5. Your kid does not really need life insurance.
The main purpose of a life insurance is to fill that gap of a loss in a household’s income in the event of the death of a bread winner. The likelihood that a family will have a financial need for the death of a child is very low, so there’s no need for you to pay the extra amount. Instead, you can bump up your contributions towards the parents’ life insurance so that the kids can get the financial support they need in case something unfortunate happens.
6. A variable annuity is just like a pricier mutual investment fund.
A variable annuity is a financial product that combines the advantages of death benefits, mutual funds investments and retirement funds. In 2013, almost $143 billion was spent on the sale of fixed annuities, according to the Insured Retirement Institute, a trade group in the US. This is a quite complex financial product and if you do not know how it works, there’s really no need for you to buy into it. Basically, it’s a pricier mutual investment fund so you are better off spending your money elsewhere.
7. Life insurance offers a huge tax shelter.
As compared to other kinds of insurance policies, life insurance plans are tax-free. In fact, there are some policies which offer cash values that also grow on a tax-free basis. According to a survey by Limra, 11% of life insurance policy buyers purchase the plan in order to enjoy the tax savings. Another 22% said that transferring wealth on a tax-free basis is their main purpose for purchasing the policy. For the year 2011, the Tax Foundation estimated that the tax exemption on certain life insurance plans added up to a total of $1,69 billion. Majority of these policies are owned by people who are earning an average income, so the one thing that your insurance agent will tell you is that the tax savings on life insurance plans are pretty significant.
8. You don’t really need credit life insurance.
No matter which insurance plan you are trying to buy, insurance agents will tell you that you need an extra credit life insurance. These are small policies designed to pay off specific debts in the event of your death, and the cost varies per state. These credit life insurance plans can actually be more expensive in the long run if you already have a life insurance policy. For those who do not have life insurance, these policies do meet a need – but it is still recommended that they read the fine print on the agreement before signing their name on the dotted line.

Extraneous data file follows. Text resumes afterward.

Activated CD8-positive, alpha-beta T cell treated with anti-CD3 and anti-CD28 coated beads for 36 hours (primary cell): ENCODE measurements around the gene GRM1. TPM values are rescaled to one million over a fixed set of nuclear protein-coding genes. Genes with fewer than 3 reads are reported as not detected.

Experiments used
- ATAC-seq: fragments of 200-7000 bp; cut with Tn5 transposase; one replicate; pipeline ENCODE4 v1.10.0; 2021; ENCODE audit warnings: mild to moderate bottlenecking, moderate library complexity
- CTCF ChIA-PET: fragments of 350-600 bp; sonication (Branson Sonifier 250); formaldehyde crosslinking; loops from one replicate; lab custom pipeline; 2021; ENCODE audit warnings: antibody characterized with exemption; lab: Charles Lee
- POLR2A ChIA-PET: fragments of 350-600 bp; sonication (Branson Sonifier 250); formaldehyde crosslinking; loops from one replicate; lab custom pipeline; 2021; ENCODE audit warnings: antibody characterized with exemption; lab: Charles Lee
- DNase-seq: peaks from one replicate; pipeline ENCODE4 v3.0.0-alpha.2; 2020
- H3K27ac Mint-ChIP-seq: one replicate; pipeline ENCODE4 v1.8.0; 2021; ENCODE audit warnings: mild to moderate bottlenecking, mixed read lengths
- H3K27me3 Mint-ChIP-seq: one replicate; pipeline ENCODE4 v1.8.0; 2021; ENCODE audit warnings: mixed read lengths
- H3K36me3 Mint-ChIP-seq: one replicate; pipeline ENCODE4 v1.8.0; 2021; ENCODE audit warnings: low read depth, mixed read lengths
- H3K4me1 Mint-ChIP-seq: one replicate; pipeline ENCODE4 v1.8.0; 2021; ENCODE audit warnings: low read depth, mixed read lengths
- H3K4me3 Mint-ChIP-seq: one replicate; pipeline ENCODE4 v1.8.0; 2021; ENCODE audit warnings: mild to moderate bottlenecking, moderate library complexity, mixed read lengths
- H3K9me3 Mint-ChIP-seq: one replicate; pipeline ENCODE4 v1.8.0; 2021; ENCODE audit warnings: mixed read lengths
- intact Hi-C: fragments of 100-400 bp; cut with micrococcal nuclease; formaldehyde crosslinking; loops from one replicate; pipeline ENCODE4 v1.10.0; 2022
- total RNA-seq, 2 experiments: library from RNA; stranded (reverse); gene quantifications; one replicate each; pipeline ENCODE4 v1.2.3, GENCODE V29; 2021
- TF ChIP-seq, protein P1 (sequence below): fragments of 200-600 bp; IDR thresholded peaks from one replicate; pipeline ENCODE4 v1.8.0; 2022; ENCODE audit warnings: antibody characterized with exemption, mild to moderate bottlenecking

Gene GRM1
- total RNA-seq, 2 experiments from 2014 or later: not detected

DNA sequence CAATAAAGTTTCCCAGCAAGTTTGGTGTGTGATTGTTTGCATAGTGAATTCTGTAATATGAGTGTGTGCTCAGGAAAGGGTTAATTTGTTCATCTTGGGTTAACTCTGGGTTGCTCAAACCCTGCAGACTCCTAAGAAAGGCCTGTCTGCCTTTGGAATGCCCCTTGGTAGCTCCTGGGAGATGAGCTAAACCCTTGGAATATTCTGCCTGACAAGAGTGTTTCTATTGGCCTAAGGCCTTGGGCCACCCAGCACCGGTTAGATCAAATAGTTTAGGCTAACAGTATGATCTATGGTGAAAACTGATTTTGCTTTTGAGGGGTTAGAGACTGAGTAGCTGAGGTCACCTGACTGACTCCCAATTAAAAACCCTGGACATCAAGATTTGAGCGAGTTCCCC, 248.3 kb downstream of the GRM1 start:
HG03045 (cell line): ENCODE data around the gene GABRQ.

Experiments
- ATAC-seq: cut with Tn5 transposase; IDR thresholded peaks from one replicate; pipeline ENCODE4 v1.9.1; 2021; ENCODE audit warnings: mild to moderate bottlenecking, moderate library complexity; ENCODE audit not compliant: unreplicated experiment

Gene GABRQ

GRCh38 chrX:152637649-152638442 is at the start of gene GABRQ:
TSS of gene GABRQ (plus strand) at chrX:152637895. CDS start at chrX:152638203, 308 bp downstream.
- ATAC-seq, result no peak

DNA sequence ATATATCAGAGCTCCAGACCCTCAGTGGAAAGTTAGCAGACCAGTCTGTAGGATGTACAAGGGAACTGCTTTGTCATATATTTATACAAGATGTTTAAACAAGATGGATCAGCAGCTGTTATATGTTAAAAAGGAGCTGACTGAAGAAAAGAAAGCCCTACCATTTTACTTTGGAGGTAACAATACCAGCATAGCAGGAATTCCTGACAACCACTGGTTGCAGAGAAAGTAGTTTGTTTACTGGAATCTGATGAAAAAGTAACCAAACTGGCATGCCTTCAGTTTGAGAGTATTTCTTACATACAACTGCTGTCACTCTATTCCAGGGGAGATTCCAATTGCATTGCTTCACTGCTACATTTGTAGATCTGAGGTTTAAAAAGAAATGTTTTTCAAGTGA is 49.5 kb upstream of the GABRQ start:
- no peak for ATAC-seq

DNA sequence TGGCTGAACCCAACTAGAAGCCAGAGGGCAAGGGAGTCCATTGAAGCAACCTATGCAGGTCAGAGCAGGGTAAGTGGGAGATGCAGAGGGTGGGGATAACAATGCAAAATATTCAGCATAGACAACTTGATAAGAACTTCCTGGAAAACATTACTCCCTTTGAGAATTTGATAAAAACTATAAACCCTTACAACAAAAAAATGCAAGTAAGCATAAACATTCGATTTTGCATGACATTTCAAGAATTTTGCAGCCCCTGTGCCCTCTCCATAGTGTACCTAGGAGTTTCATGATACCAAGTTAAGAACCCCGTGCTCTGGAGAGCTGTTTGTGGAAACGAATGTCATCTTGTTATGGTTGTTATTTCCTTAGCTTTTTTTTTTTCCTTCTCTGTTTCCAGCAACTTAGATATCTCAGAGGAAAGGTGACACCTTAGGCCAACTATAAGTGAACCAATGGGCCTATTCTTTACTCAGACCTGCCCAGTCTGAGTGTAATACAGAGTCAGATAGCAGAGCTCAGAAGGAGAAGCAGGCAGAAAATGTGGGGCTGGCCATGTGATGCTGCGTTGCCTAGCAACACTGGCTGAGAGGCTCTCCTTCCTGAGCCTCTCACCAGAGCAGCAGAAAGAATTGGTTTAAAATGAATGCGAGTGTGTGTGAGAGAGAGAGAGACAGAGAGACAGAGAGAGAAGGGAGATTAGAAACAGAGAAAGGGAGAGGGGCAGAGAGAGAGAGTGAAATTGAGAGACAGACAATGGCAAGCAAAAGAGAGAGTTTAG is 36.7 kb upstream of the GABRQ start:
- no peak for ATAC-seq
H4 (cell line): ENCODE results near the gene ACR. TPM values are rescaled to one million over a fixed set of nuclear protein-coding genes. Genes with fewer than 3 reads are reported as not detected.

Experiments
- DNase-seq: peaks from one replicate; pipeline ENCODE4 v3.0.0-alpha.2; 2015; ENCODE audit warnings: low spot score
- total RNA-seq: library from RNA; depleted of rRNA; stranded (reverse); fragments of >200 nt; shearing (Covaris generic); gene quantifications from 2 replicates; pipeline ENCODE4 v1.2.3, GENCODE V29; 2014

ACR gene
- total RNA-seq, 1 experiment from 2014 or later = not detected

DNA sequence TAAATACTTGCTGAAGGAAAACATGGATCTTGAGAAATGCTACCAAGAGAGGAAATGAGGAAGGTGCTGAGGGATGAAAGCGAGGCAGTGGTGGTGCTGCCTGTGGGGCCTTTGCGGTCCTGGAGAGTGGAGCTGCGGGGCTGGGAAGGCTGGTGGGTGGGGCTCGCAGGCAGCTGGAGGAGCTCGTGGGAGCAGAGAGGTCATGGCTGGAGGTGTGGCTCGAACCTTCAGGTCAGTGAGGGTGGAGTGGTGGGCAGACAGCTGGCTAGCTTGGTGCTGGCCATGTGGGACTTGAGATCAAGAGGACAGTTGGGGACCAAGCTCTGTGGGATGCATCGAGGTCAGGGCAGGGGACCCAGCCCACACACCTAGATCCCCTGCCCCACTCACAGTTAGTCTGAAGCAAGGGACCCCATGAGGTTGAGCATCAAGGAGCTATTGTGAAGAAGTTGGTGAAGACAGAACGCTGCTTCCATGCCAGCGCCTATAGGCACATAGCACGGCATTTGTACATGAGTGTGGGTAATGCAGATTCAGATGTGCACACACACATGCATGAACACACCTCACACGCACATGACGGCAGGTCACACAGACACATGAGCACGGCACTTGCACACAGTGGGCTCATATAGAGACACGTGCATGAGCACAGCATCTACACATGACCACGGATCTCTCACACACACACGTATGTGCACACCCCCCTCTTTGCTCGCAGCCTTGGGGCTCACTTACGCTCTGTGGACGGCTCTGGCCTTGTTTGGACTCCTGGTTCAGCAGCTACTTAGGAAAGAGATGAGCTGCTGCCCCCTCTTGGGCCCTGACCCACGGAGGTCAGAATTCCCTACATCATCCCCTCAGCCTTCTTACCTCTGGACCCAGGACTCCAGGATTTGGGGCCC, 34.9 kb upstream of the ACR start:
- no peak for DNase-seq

9. Any ambiguities in your insurance plan should be interpreted to favor the plan holder.
Again, this is all about the legal mumbo jumbo that insurance providers include in their contracts. The less clear a clause is, the more chances they can get away with not paying you the premium that you deserve. Remember that any ambiguities in your insurance plan should be interpreted in your favor as a policy holder. When filing a claim, get legal representation if necessary and show that a clause on the contract is vague or unclear. If it is, the coverage must be provided and your claim should be paid.
10. An insurance provider who tries to rescind your policy coverage could be violating the law.
To rescind is to eliminate, repeal, withdraw, overturn, quash or void. If you did not read the fine print on your insurance policy, you might simply skip on the clauses with these words included – but you should definitely not do so. Typically, insurance companies will try to rescind your policy once you have made a claim. They will say that there was a misrepresentation on your insurance application, or they could come up with a number of reasons to get out of paying a claim that you are due.
As an insurance policy holder, you can prevent this from happening by knowing that the provider could be violating the law in case they try to get out of paying your policy. The reasons, legalities and circumstances could be quite complicated so if you think that you’re in way over your head, you might want to seek legal representation.
Another thing that you can do as an insurance policy holder is to read the fine print before signing the contract. If an insurance company tries to rescind, do not fall for the bluff. As long as you were straightforward with your circumstances before signing the contract and while filing for a claim, you are on the right track. Also look out for periods of incontestability, where the provider can no longer rescind the policy for alleged misstatements on your application.
By learning as much as you can about the plan that you signed up for, you can prevent yourself from being victimized or short sighted by unscrupulous insurance providers.